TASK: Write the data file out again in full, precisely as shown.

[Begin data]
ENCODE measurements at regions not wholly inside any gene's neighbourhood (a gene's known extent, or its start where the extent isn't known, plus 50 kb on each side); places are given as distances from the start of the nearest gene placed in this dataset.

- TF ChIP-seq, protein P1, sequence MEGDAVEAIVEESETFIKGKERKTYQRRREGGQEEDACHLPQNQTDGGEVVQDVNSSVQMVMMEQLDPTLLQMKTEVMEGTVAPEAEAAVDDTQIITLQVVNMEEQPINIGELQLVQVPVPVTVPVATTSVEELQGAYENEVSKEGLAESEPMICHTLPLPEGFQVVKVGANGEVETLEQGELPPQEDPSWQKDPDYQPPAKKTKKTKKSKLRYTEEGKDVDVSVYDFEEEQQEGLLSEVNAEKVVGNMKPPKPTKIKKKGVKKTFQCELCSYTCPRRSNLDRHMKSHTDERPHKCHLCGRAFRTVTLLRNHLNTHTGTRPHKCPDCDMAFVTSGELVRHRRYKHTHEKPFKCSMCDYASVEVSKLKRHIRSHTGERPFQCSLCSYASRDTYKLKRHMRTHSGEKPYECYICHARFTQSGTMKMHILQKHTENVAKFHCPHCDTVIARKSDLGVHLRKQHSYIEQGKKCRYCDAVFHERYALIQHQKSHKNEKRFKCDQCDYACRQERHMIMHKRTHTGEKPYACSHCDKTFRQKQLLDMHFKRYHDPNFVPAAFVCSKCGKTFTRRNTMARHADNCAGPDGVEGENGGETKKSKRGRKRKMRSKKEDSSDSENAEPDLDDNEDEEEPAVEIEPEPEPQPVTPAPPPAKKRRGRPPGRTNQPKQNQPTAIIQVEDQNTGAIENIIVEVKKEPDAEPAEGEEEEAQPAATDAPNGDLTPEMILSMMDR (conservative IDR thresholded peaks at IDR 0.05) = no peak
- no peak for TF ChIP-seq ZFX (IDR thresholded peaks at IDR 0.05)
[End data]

ENCODE measurements at regions not wholly inside any gene's neighbourhood (a gene's known extent, or its start where the extent isn't known, plus 50 kb on each side); places are given as distances from the start of the nearest gene placed in this dataset.

- TF ChIP-seq, protein P1, sequence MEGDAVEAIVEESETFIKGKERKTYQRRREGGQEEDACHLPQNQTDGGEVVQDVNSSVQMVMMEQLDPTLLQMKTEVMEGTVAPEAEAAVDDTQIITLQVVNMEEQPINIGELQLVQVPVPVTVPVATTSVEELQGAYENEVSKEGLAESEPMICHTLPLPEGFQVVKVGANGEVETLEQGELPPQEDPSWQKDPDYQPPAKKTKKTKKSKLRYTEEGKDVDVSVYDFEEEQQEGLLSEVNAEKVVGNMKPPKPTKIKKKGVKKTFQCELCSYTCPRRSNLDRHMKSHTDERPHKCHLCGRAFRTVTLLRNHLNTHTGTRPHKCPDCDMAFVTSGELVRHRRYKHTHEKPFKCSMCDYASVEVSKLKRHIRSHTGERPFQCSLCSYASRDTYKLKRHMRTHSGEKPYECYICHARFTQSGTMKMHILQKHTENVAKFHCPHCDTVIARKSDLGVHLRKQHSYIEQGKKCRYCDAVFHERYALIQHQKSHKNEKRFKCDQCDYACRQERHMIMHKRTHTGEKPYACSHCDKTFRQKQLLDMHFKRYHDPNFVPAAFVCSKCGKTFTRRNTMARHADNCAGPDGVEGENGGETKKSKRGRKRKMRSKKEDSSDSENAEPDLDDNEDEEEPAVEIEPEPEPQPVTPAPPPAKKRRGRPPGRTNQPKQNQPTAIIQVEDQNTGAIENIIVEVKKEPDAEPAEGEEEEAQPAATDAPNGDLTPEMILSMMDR (conservative IDR thresholded peaks at IDR 0.05) = no peak
- no peak for TF ChIP-seq ZFX (IDR thresholded peaks at IDR 0.05)